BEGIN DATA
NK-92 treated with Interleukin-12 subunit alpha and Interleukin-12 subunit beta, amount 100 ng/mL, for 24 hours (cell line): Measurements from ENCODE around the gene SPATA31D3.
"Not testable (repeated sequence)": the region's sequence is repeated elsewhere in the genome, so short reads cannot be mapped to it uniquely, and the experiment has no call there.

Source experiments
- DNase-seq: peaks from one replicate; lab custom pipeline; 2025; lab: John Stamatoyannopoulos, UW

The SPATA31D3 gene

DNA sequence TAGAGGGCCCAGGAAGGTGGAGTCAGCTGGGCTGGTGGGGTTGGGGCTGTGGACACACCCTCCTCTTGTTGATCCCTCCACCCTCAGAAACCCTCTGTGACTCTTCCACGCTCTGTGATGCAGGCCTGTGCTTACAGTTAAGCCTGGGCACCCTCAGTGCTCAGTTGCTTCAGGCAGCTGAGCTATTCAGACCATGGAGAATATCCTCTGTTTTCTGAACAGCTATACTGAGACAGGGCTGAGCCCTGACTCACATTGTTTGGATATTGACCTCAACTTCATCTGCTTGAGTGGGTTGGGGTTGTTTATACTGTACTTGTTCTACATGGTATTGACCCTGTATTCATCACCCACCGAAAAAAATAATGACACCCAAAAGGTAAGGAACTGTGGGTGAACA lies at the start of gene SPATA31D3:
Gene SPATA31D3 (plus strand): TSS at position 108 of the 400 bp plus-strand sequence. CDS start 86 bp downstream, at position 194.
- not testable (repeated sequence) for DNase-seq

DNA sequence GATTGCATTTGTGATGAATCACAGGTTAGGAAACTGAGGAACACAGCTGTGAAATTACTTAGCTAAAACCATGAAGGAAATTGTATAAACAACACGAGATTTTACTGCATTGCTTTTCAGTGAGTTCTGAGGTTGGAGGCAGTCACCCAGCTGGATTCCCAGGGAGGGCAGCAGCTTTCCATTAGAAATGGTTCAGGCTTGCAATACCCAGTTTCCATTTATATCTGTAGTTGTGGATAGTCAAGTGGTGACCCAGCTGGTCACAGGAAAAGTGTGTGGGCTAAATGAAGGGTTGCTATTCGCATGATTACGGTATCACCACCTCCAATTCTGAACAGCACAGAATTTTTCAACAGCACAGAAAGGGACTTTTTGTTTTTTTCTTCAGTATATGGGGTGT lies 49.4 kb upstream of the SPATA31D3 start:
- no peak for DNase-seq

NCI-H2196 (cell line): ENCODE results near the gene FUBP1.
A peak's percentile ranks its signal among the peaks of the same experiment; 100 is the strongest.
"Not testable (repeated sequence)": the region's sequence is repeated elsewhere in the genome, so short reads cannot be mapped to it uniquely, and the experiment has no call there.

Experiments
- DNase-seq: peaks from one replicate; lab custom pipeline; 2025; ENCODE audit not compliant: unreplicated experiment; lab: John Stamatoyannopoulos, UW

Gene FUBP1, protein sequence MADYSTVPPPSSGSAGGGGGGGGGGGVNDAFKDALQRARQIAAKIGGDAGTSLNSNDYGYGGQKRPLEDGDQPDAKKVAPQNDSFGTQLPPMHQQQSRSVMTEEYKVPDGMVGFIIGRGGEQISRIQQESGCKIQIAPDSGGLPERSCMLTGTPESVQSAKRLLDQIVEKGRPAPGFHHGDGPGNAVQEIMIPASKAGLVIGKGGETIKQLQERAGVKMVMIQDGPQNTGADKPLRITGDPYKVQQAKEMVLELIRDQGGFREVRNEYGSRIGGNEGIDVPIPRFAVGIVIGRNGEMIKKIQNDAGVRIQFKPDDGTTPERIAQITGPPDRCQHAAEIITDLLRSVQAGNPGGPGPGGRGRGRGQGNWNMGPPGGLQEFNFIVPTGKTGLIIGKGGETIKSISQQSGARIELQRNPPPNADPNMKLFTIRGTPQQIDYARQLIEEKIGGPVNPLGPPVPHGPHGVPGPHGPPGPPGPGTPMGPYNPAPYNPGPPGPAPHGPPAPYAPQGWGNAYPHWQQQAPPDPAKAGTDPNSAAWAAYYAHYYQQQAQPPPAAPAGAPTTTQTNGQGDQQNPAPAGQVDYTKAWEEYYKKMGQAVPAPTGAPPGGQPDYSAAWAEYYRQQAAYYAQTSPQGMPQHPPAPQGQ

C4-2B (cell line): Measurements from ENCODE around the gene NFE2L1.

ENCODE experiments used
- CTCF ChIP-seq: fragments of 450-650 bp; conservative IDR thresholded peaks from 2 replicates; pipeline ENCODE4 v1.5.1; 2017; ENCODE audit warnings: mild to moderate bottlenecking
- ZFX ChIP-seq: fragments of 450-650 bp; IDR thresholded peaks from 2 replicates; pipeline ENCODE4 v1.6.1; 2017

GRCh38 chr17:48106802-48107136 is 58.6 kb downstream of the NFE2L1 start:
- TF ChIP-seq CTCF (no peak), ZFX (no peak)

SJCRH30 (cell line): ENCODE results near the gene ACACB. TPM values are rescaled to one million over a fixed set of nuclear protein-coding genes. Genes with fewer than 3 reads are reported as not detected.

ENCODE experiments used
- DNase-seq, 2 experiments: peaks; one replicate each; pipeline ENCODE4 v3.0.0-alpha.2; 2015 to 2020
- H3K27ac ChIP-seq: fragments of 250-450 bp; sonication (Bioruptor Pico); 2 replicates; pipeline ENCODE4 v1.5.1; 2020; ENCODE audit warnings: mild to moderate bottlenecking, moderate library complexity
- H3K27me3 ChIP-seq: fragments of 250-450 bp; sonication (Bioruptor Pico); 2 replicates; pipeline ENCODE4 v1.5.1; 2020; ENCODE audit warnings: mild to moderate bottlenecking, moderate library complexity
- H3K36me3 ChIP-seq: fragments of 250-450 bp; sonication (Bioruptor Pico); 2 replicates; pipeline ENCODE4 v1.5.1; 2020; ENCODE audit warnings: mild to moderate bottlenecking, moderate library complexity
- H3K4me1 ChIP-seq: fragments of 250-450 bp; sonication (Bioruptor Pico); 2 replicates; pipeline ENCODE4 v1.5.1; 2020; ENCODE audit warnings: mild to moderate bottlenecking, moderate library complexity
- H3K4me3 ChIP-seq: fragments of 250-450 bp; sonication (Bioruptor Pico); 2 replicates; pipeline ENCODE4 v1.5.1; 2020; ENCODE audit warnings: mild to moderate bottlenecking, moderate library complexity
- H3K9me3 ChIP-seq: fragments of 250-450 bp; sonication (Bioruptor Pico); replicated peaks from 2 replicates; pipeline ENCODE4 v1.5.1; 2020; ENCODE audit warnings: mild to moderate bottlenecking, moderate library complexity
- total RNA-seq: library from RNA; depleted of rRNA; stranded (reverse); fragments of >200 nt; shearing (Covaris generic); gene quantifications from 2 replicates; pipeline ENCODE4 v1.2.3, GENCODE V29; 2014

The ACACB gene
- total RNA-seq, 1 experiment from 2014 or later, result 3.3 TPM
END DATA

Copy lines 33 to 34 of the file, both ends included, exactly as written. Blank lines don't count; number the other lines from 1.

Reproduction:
The ACACB gene
- total RNA-seq, 1 experiment from 2014 or later, result 3.3 TPM